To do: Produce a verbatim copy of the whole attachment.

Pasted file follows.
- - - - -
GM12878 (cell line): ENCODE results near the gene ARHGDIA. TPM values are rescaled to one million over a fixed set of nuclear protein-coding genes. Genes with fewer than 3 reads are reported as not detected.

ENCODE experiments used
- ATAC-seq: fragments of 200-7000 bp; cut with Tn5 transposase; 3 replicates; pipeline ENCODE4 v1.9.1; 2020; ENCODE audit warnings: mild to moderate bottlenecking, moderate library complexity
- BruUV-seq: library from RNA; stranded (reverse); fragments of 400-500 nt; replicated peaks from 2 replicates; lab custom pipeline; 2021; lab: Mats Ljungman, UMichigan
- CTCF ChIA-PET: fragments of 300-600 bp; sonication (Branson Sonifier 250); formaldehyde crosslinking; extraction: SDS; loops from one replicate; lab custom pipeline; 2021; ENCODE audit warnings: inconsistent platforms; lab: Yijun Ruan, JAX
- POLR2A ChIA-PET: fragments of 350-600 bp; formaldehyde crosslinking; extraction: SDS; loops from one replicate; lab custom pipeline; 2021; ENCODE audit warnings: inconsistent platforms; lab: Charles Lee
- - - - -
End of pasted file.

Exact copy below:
GM12878 (cell line): ENCODE results near the gene ARHGDIA. TPM values are rescaled to one million over a fixed set of nuclear protein-coding genes. Genes with fewer than 3 reads are reported as not detected.

ENCODE experiments used
- ATAC-seq: fragments of 200-7000 bp; cut with Tn5 transposase; 3 replicates; pipeline ENCODE4 v1.9.1; 2020; ENCODE audit warnings: mild to moderate bottlenecking, moderate library complexity
- BruUV-seq: library from RNA; stranded (reverse); fragments of 400-500 nt; replicated peaks from 2 replicates; lab custom pipeline; 2021; lab: Mats Ljungman, UMichigan
- CTCF ChIA-PET: fragments of 300-600 bp; sonication (Branson Sonifier 250); formaldehyde crosslinking; extraction: SDS; loops from one replicate; lab custom pipeline; 2021; ENCODE audit warnings: inconsistent platforms; lab: Yijun Ruan, JAX
- POLR2A ChIA-PET: fragments of 350-600 bp; formaldehyde crosslinking; extraction: SDS; loops from one replicate; lab custom pipeline; 2021; ENCODE audit warnings: inconsistent platforms; lab: Charles Lee